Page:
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So here's what happened:

  • I have a local repo for dev
  • pushed to origin master
  • from my test env I always do git pull to update

Now of course I have different config files in the test env. I locally changed my config file on test env. In a hurried moment (...) I committed my local changes after a merge was conflicting. Now the app runs fine, but git tells me

Your branch is ahead of 'origin/master' by 13 commits.

I understand, as I committed my local change - which I do NOT wish to push to master. What would be the correct way to fix this? I want to:

  • Have my local copy of the config file
  • do not want to mess up with the basically correct config on the test env
  • get rid of the 'your branch is ahead' message
  • keep my master and my test env clean

Thanks!

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What about those 13 commits in between? You're ok with trashing them? –  Nic Oct 31 '12 at 18:44
2  
As a "best practice" the configuration files should never be in source control. The problem is that now you may have sensitive credentials in source control. Instead, store a template/example that you keep up to date and use a .gitignore rule on the configuration file. –  Robert K Oct 31 '12 at 18:47
    
@Nic looks like these are most "Merge branch 'master'" commits from my pushes from dev... –  faboolous Oct 31 '12 at 18:59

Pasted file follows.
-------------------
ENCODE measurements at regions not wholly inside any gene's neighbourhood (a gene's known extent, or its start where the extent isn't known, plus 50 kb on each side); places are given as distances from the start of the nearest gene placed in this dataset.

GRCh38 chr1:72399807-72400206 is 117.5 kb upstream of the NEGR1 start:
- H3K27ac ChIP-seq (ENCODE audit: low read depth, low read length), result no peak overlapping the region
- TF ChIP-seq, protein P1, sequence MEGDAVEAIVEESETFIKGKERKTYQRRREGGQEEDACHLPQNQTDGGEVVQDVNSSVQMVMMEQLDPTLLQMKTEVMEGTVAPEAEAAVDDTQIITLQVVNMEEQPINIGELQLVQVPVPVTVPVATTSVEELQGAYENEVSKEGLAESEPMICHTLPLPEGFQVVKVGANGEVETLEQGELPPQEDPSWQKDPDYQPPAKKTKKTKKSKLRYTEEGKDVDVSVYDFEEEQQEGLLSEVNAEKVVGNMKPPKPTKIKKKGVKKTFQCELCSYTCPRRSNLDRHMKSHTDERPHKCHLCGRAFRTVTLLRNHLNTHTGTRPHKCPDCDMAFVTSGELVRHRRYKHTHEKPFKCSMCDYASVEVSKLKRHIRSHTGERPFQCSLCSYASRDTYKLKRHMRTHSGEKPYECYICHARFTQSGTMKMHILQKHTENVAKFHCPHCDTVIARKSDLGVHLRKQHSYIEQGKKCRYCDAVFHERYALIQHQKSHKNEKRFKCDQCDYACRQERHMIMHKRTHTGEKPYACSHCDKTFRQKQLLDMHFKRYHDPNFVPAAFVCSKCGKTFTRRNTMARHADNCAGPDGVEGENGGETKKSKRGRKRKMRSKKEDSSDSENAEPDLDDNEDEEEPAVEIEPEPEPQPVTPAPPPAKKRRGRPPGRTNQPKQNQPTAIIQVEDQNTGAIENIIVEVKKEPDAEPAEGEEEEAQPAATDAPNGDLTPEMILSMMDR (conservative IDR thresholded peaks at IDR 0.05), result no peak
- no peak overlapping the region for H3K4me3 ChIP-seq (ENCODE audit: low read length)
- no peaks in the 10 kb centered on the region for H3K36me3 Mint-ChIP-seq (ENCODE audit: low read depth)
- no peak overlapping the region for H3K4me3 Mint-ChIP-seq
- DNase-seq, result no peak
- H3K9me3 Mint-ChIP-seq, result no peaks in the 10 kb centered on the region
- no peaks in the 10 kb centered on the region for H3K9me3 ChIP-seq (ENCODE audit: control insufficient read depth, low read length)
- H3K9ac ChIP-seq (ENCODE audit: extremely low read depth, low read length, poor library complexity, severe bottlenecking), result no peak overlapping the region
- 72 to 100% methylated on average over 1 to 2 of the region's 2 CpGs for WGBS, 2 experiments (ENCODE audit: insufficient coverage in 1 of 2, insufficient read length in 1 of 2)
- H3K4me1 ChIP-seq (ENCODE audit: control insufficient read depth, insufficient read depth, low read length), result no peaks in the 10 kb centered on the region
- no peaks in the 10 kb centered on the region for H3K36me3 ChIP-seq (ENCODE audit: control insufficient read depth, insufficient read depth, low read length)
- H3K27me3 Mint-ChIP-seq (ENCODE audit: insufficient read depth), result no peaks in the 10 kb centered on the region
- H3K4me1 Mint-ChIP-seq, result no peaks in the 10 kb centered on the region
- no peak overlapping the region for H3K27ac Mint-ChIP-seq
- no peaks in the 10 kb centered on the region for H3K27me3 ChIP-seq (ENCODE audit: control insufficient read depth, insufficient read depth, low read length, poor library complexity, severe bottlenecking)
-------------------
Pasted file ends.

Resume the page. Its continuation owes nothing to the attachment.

configuration files are unavoidable in source control, especially in some frameworks based in Java, for example. You need the configuration files to not work out of the box from source and rely on scripting or scripting through smudge/clean scripts via git attributes to handle them properly. –  Adam Dymitruk Nov 1 '12 at 16:27

2 Answers 2

up vote 1 down vote accepted

You want to throw away your local commits on dev with

git push -f . origin/master:master

or

git reset --hard origin/master

if you are on that branch already.

The best way to treat config transformations is with smudge/clean scripts. They are explained it the progit.org/book in the attributes chapter. You commit a config that will work nowhere. Rely on the scripts to transform the config to what it needs to be on each environment.

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ok, so I'd need to first check what were those 13 commits... how can I get a list of those 13 commits only? Would that be git log origin/master..HEAD (from stackoverflow.com/questions/2016901/…) –  faboolous Oct 31 '12 at 18:55
    
yes. That would be them. –  Adam Dymitruk Oct 31 '12 at 22:56

If you just want to change your most recent commit, it is pretty easy. You stage the changes you want to make, and then amend your last commit.

In your case, you would change your config file back to the way you want it, stage it, then commit an amendment. Using config.php for your config file, it would look like:

$ git add config.php
$ git commit --amend

See the Rewriting History chapter of Pro Git

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